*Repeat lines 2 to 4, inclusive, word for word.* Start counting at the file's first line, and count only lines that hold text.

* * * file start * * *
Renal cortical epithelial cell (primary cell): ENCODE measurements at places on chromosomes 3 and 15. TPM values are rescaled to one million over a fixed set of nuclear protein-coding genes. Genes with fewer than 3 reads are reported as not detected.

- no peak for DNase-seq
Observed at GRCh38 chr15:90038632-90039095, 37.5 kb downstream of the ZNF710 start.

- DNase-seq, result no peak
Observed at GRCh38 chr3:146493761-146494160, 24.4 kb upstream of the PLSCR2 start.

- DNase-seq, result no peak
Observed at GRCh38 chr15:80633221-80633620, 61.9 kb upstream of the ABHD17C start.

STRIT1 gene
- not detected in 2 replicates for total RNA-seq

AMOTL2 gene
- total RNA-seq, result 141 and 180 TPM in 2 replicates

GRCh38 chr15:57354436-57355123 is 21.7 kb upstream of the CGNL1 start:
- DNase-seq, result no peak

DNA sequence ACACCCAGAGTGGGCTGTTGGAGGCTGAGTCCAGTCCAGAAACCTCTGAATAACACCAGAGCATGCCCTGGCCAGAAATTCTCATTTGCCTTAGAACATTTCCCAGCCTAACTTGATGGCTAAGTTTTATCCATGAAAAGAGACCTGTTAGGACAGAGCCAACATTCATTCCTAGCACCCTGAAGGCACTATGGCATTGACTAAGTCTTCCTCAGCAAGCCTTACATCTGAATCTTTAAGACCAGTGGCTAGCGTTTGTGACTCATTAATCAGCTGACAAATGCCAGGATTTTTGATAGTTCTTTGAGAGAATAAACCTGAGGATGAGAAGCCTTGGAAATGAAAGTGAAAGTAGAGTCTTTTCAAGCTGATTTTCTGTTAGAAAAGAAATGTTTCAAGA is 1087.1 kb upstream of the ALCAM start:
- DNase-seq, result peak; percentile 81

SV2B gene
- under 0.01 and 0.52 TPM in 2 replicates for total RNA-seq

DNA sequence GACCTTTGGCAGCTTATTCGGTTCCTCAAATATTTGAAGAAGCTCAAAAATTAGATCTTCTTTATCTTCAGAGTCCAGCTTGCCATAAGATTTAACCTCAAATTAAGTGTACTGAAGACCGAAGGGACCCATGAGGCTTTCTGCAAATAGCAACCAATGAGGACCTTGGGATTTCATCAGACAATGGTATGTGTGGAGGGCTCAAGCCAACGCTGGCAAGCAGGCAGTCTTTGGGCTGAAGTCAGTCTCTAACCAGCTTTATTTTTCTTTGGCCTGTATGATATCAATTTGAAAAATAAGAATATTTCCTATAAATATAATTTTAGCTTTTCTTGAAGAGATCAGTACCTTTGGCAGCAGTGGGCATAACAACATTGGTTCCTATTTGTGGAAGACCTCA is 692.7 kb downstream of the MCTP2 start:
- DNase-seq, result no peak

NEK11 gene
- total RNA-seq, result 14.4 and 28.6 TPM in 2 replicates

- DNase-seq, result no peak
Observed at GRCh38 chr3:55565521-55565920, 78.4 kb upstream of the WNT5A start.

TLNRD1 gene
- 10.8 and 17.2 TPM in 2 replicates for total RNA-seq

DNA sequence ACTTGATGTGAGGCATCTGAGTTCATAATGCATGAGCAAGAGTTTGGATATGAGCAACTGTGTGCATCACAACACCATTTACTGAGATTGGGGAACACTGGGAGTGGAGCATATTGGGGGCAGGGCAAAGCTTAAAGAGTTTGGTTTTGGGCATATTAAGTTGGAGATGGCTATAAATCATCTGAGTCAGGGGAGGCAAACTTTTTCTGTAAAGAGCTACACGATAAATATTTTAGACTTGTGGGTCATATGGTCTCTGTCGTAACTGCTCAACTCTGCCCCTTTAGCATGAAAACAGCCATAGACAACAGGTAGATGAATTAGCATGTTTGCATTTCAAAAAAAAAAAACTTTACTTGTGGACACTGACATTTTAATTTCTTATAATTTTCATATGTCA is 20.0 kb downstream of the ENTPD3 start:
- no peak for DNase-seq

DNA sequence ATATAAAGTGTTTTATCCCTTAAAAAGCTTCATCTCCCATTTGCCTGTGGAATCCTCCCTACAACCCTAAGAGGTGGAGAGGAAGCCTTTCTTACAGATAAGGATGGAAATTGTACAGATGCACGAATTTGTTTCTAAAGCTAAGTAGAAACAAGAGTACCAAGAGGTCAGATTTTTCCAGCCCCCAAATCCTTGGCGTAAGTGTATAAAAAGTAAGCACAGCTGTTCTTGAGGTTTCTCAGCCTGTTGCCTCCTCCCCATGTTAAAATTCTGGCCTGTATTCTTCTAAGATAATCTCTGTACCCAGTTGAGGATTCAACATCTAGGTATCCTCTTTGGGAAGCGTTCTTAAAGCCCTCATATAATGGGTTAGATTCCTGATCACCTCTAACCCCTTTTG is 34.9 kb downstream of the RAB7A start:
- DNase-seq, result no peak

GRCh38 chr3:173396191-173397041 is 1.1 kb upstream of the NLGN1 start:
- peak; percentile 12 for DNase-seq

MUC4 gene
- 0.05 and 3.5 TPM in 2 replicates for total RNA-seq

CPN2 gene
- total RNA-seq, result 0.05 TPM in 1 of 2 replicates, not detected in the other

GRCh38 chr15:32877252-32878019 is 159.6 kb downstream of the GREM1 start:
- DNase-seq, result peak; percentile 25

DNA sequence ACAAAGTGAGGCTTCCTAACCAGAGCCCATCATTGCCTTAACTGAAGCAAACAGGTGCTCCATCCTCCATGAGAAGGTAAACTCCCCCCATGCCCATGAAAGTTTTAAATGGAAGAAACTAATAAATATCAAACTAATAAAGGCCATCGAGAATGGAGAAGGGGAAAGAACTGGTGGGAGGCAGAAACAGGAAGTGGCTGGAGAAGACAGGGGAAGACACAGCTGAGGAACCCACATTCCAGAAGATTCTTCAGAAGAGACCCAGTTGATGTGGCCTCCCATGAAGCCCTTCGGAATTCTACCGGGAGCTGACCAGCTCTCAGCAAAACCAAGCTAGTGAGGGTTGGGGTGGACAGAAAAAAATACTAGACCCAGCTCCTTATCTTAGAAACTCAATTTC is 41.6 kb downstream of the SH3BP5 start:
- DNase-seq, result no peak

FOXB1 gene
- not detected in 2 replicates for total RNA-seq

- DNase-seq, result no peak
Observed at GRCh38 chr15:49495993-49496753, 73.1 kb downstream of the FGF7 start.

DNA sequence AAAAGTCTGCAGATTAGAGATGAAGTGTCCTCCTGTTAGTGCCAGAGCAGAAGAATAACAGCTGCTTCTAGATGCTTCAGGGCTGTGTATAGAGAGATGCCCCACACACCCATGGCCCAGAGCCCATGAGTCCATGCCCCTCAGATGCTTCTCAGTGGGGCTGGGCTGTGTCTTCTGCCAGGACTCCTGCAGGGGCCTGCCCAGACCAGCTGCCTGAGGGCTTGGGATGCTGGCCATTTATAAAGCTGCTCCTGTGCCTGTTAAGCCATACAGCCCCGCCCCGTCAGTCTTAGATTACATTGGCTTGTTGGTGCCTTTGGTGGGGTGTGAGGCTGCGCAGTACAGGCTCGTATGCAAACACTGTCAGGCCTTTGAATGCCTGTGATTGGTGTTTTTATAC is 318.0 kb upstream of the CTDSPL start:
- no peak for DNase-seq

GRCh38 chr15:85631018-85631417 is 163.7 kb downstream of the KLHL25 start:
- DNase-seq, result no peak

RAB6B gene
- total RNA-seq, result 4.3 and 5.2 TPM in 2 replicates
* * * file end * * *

- no peak for DNase-seq
Observed at GRCh38 chr15:90038632-90039095, 37.5 kb downstream of the ZNF710 start.

- DNase-seq, result no peak